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School Lunch Fairness

In these final days of Session, we play a General Assembly version of mumbly-peg – or maybe it’s a game of egg toss – as bills fly between House and Senate trying to beat the certain legislative death of sine die. One such bill is a k-12 school nutrition bill sponsored by Sen. Katrina Shealy (R – Lexington).

Sen. Shealy’s bill updates our state code to reflect current Federal school lunch requirements. Some argued that the bill was unnecessary since public schools that participate in the federal school lunch program must follow the federal law anyway.  Understanding that the Healthy, Hunger-Free Kids Act of 2010 drastically changed federal law by giving the USDA greater authority to determine the nutritional value of food served at school, we felt it prudent that the bill should be heard.

The bill came up for a hearing in the k-12 subcommittee that I chair a couple of weeks ago. Rep. John King (D – York) and Rep. Jerry Govan (D – Orangeburg) offered an amendment that addressed “differentiated” lunches that are served to students who participate in the reduced-fee lunch program but forget their lunch money.  Their amendment was simple. All students, regardless of whether they participate in the free lunch program or the reduced-fee lunch program, will receive the same nutritious lunch. Their amendment eliminates the “cheese sandwich” lunch that some reduced-fee lunch participants are given.

After considering their amendment and thinking back to my own experience in school of never knowing what students qualified for free or reduced-price lunch, I realized that the school districts were shaming the students for the irresponsible behavior of their parents. The school districts had turned a cheese sandwich into a type of scarlet letter, but were making the wrong person suffer the humility for it.  After some debate between members, the nutrition bill and amendment passed favorably out of the subcommittee. The bill was to be heard at our next full Education Committee meeting.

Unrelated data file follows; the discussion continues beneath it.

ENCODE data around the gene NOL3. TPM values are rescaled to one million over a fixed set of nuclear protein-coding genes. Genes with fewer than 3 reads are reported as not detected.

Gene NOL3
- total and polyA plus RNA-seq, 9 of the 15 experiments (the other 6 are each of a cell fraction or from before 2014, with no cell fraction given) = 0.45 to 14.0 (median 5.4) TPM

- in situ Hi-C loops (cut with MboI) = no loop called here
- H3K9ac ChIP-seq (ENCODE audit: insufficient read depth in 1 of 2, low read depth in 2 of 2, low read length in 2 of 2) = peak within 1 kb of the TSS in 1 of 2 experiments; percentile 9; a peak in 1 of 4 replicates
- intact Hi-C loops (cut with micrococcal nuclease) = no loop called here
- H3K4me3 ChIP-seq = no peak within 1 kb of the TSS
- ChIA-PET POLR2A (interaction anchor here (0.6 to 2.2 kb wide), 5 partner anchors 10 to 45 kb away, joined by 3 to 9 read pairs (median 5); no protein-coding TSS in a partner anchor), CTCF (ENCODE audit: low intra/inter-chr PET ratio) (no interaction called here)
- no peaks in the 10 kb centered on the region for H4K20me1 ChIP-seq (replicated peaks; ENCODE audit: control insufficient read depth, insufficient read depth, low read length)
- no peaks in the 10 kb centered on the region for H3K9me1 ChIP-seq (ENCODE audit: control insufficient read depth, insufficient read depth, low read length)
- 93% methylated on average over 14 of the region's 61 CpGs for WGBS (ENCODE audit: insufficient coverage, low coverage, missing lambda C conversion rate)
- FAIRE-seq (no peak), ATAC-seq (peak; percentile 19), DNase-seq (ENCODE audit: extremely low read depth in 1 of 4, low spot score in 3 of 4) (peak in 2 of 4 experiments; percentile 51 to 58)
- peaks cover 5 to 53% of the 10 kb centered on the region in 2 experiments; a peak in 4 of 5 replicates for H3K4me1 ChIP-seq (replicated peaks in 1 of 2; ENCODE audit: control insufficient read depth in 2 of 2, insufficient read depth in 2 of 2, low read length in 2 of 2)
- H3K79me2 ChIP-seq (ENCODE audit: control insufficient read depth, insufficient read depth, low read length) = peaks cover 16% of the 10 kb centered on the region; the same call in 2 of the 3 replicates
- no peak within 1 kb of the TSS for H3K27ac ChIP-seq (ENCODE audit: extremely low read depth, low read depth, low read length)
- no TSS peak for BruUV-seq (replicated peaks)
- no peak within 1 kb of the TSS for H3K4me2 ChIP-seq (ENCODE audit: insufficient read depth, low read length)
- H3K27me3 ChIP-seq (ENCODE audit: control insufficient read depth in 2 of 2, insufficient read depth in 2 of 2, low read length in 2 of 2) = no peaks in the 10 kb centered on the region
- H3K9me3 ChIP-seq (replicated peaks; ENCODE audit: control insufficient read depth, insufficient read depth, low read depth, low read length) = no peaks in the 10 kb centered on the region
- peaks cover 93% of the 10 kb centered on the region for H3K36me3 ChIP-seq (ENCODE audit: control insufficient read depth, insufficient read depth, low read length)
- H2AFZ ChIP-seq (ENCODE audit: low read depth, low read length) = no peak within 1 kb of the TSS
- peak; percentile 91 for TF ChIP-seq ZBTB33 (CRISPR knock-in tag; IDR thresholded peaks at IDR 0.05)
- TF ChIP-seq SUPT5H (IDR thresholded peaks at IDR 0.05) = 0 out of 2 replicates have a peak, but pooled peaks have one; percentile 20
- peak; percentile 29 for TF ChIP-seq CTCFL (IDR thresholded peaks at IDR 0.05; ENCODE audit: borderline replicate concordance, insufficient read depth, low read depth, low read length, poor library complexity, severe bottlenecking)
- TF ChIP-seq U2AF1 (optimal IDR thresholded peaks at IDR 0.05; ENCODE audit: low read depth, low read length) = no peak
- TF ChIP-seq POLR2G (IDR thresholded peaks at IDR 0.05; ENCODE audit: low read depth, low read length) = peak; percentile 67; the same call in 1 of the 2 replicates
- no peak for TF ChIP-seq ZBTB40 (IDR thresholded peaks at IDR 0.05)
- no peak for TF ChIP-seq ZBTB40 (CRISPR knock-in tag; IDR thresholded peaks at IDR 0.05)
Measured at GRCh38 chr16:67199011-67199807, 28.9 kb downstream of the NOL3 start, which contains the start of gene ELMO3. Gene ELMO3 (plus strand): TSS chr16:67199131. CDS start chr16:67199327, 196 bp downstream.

In the intervening time, several school districts complained about the potential cost of serving a higher-grade lunch rather than the cheese sandwich option. They claimed that this bill would be just another unfunded mandate from the state that they can’t afford. This amendment was not about unfunded mandates. The issue before us is about parental responsibility and equal access to a nutritious lunch.

Another fact to consider are the current reimbursement rates from the federal government to each school district for the meals served in the school lunch program. There are several rates available but the range for the year ending June 30, 2016 are as follows:

  • Lunch fully paid by student: Feds reimburse $.29 to $.43 per lunch
  • Reduced-fee lunch to student: Feds reimburse $2.67 to 2.90 per lunch
  • Free lunch to student: Feds reimburse $3.07 to $3.30 per lunch

The actual cost difference to the student between the reduced-fee lunch and the free lunch is $.40. Let me repeat that. Students participating in the reduced-fee lunch program only pay forty cents for lunch.

To confirm these amounts, I looked at the Greenville County School District website for their published school lunch cost. They charge $2.20 for the fully paid lunch and $.40 for the reduced-fee lunch. The difference between the $2.20 charged for a fully paid lunch and the federal reimbursement of $3.07 for a free lunch brings a host of questions to mind, but that will be for a later discussion.

Now back to the subject at hand. Remember that we are talking about a nutrition bill that, in theory, was designed to encourage students to eat healthier so that their chances of succeeding in school would improve – and some school districts are opposed to that. Never mind that more enlightened school districts in other states have developed procedures to collect lunch money from parents and not humiliate the student . . . or serve them a cheese sandwich. The Stokes County School District guidelines up near Pilot Mountain in North Carolina are a good example. I suspect a lingering Mayberry effect at work there.

The bill with amendment passed favorably out of the Education Committee and will be debated before the full House this week. The school districts and other lobbying groups have increased their pressure on House members to remove the amendment.

Considering that we are in an election year, this debate could turn into a story worthy of Dickens. Some of our wealthier school districts could be revealed to have attitudes more akin to 19th century workhouses than to 21st century models of educational opportunity. Maybe these districts just see another Oliver Twist when they slap down a cheese sandwich (not even grilled? as my ten year old asked) on a student’s reduced-fee lunch plate despite their lofty nutrition statements. And the best question of all: Which House member will vote against a hungry student and reveal themselves to be an authentic Mr. Bumbles, the misguided workhouse bureaucrat who refused young Oliver a little more food?